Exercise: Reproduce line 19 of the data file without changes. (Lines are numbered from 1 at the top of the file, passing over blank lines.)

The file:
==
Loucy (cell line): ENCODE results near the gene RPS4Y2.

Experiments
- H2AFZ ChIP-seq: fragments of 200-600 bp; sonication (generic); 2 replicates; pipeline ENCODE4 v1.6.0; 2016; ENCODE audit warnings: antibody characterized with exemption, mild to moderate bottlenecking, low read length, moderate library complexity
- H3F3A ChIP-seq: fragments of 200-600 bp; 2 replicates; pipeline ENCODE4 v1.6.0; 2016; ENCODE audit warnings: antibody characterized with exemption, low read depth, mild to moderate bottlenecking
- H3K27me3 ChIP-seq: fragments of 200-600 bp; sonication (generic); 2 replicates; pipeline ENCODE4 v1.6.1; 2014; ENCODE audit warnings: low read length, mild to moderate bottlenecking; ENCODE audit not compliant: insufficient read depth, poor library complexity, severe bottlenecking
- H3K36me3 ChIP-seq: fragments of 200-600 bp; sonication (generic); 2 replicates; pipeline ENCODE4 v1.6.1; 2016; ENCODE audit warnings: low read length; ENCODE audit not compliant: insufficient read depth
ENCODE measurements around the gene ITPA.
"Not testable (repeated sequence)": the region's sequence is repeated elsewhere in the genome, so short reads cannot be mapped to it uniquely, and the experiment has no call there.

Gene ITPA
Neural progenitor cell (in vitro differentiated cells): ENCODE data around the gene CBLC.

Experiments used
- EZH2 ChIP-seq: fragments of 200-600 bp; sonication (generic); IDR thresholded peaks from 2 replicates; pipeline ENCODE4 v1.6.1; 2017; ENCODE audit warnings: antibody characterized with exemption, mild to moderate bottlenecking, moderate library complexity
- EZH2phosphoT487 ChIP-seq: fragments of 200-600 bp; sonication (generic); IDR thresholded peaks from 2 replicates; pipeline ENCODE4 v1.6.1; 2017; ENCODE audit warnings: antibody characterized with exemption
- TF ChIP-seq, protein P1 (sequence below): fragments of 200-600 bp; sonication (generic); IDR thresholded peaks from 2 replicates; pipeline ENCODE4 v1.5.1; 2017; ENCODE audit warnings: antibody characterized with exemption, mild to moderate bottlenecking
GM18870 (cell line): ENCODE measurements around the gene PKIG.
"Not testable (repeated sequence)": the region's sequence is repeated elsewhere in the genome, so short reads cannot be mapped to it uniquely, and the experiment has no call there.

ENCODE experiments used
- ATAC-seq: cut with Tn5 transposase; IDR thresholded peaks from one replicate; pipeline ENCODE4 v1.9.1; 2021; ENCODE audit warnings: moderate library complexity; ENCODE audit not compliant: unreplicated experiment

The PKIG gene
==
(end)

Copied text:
The PKIG gene